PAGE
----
Finally, as regards allocation of the single regeneration budget, because of some confusion over groupings in Committee the Minister's reply was not very clear when one examines Hansard, although she seemed to imply that SRB funding responsibility would be delegated to the LDA. If that is the case, obviously we welcome it. However, we seek clarification in all those areas and in any other areas of delegation that the Minister may care to comment upon.

6.30 p.m.

Baroness Farrington of Ribbleton: My Lords, I am a little hurt. The noble Lords, Lord Dixon-Smith, and Lord Clement-Jones, seem to imply that we on these Benches have not listened to anything and have never responded positively to any point raised. That would be a tragic note to leave on record in the light of the reasonable approach we have taken.

Amendment No. 531A would ensure that Ministers could only delegate economic development functions under the Regional Development Agencies Act 1998 to the LDA, and not to the mayor, and that the mayor's consent would not be required for this. I should explain that Section 6 of the RDA Act provides for the delegation of certain functions by Ministers to RDAs, as noble Lords have said, and it lays down the conditions under which such delegations can be made, varied and revoked.

Clause 264 amends Section 6 so that a Minister may delegate any eligible function to the mayor or, with the mayor's consent, to the LDA. The present intention is to make such delegations on the same terms as delegations to RDAs outside London, which includes making the delegation subject to such conditions as the Minister sees fit. Any such delegated function can be further delegated by the mayor to the LDA under Clause 31 of the Bill. However, if it is delegated to the LDA in this way, the mayor is obliged to attach conditions to the delegation to ensure that the conditions attached by the Minister to the original delegation are fully satisfied. As we made clear in the White Paper, the LDA will be an executive arm of the mayor. If Ministers were able to delegate functions to the LDA against the wishes of the mayor, that would undermine the close working relationship which we intend for the mayor and the LDA.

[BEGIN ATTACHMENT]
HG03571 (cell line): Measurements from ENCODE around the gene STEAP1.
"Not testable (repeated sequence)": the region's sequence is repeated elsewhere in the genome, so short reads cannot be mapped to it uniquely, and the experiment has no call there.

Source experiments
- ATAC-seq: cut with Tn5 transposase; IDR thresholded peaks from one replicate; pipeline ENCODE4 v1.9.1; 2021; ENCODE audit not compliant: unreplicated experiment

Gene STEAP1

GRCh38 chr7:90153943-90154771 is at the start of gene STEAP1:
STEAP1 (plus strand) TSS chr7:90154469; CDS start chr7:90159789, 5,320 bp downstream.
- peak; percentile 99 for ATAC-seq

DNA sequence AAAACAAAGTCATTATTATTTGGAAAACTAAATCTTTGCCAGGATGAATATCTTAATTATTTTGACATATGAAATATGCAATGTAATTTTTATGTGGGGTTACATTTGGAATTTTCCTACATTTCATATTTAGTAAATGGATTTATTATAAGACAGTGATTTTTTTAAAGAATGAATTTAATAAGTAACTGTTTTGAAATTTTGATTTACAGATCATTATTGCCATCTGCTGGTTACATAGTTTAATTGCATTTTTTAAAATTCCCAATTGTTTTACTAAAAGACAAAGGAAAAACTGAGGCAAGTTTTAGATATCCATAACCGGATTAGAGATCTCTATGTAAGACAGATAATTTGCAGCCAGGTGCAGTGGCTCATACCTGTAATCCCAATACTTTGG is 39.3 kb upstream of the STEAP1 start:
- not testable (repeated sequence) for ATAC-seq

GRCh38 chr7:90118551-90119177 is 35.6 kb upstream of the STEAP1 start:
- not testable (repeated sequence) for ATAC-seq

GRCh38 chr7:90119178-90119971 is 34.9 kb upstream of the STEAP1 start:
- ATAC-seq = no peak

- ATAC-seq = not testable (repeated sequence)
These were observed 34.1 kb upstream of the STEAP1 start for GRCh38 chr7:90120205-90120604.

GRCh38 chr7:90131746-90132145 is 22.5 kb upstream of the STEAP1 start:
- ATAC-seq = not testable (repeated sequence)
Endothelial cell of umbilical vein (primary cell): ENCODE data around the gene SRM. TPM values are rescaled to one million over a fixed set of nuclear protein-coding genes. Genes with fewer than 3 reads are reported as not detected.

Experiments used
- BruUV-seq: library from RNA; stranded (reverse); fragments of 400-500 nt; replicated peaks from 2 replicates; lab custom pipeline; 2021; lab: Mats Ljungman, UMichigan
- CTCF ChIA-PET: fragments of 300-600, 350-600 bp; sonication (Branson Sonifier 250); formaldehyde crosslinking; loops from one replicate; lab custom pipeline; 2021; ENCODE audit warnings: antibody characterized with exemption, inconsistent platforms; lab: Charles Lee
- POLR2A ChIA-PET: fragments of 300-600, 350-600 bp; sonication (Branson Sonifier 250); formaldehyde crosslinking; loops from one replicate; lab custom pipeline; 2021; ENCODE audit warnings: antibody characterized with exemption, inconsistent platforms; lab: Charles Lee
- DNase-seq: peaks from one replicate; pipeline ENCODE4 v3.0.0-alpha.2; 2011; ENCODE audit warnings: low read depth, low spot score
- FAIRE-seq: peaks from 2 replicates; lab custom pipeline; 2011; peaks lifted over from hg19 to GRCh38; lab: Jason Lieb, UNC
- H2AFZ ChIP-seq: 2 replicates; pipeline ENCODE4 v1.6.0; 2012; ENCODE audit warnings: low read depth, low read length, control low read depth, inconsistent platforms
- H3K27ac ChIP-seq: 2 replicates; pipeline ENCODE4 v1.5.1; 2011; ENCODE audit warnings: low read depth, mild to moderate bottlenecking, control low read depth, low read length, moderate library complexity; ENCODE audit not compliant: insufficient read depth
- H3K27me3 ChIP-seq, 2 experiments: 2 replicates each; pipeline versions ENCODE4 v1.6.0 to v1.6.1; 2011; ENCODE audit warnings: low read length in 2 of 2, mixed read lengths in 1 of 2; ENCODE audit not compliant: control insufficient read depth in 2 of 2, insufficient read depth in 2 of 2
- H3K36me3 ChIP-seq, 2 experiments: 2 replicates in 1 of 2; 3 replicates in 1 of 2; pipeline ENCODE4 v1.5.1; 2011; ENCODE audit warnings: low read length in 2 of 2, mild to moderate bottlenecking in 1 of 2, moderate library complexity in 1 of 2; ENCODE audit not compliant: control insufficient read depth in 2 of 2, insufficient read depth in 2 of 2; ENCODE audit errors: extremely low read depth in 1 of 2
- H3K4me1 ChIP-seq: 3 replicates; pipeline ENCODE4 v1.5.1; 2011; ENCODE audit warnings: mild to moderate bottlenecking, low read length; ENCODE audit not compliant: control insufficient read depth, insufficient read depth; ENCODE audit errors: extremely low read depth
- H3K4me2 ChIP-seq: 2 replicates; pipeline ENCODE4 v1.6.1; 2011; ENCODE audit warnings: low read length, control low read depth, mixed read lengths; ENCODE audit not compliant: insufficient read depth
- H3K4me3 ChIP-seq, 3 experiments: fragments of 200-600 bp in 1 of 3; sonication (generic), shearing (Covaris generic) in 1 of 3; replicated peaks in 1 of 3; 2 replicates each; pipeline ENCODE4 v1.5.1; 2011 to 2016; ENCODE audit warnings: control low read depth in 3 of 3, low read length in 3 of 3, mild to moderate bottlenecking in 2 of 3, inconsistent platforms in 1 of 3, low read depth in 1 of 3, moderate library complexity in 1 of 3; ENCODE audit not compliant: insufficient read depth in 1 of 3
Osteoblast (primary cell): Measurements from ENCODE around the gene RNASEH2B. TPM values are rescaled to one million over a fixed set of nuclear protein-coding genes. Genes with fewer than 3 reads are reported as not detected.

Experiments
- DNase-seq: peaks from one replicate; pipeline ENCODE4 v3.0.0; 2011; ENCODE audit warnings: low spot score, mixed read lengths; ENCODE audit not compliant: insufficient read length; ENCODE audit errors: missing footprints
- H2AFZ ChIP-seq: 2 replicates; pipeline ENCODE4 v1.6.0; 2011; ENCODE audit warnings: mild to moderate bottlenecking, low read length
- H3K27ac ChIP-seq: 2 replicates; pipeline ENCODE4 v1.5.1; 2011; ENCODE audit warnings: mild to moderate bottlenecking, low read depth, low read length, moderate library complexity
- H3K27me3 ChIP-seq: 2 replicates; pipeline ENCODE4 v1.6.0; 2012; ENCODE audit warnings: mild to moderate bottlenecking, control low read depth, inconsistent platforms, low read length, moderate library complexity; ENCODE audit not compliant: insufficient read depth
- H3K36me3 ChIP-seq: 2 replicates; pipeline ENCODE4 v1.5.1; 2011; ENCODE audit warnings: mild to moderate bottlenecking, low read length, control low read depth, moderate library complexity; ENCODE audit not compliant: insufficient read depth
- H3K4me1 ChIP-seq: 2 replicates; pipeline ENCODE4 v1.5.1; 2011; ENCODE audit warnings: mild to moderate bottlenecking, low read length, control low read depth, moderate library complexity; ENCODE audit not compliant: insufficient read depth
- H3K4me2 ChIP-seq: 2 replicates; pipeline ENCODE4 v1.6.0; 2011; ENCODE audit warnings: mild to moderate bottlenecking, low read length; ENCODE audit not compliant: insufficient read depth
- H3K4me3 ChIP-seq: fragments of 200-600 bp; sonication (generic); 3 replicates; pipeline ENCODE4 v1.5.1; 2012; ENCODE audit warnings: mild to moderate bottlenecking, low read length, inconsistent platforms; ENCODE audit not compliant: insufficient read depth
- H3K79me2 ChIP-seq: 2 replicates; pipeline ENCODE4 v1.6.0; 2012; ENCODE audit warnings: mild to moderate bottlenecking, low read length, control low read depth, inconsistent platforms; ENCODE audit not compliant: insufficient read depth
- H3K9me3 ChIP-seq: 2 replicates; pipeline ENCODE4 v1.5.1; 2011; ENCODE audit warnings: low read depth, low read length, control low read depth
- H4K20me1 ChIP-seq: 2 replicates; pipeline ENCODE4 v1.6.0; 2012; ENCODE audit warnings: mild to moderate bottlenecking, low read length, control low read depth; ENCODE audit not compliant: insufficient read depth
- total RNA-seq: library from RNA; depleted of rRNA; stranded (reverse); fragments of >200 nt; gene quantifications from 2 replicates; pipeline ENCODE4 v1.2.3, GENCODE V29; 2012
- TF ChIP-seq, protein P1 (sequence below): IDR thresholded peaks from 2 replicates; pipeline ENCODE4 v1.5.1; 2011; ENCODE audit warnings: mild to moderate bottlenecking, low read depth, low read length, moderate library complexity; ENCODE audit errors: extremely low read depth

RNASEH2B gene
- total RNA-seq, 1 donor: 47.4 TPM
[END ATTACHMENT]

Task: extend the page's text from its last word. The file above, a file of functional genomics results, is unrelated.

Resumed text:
Amendment No. 532 seeks to delegate to the LDA a miscellany of functions and funding regimes. The first of these is already provided for in Section 36 of the RDA Act. This allows the Secretary of State to direct the Urban Regeneration Agency to transfer to RDAs

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appropriate properties, rights and liabilities as a consequence of the RDA carrying out the functions of the URA in its regions. For example, the English Partnership assets in London--except for the Dome and possibly some property close to it--will transfer to the LDA. I can assure the noble Lord that we intend to make such a transfer to the LDA--together with the transfer of property, rights and liabilities--when the LDA is established.

As the noble Lord recognises, the second function would go beyond those delegated to other RDAs and, as has been acknowledged, this was fully debated during the passage of the RDA Bill before finally being rejected. Assisted areas define where government can give specified financial support to industries. We have decided that this should be reserved for Ministers as at present.

I have seen too many Ministers at the Dispatch Box get drawn into answering questions such as “How long is 'possibly soon'?"; “How long is 'sooner'?"; “How long is 'very quickly'?"; “How long is 'at some stage in the future'?"; and “If so, when?" to realise that that would not be a wise course to follow. However, I should make it absolutely clear that RDAs will have an important role in advising on applications for assistance.

Perhaps I may respond to a specific question from the noble Lord, Lord Clement-Jones. Assisted areas are a matter of national policy dealing with the relative competitiveness of different parts of the country and within the EU. It is clearly right that this should remain with the national government. If the noble Lord requires any further expansion on the subject, I shall of course write to him.

The third function would allow Ministers to delegate to the LDA the administration of the structural funds currently carried out by the Government Office for London. Like RDAs elsewhere, as the noble Lord recognised, the LDA is likely to be a recipient of structural funds. It could lead to conflict with other recipients were there to be a role for it in overall administration.

The fourth function would specify that the single regeneration budget in London should be delegated to the LDA. We have already committed ourselves to this, but the delegation will be made to the mayor unless he or she consents to a delegation directly to the LDA.

These are funding programmes that naturally evolve over time, and it would not be appropriate to identify functions for the purposes of the Bill by referring in detail to such programmes. I hope that noble Lords will feel able to withdraw their amendments.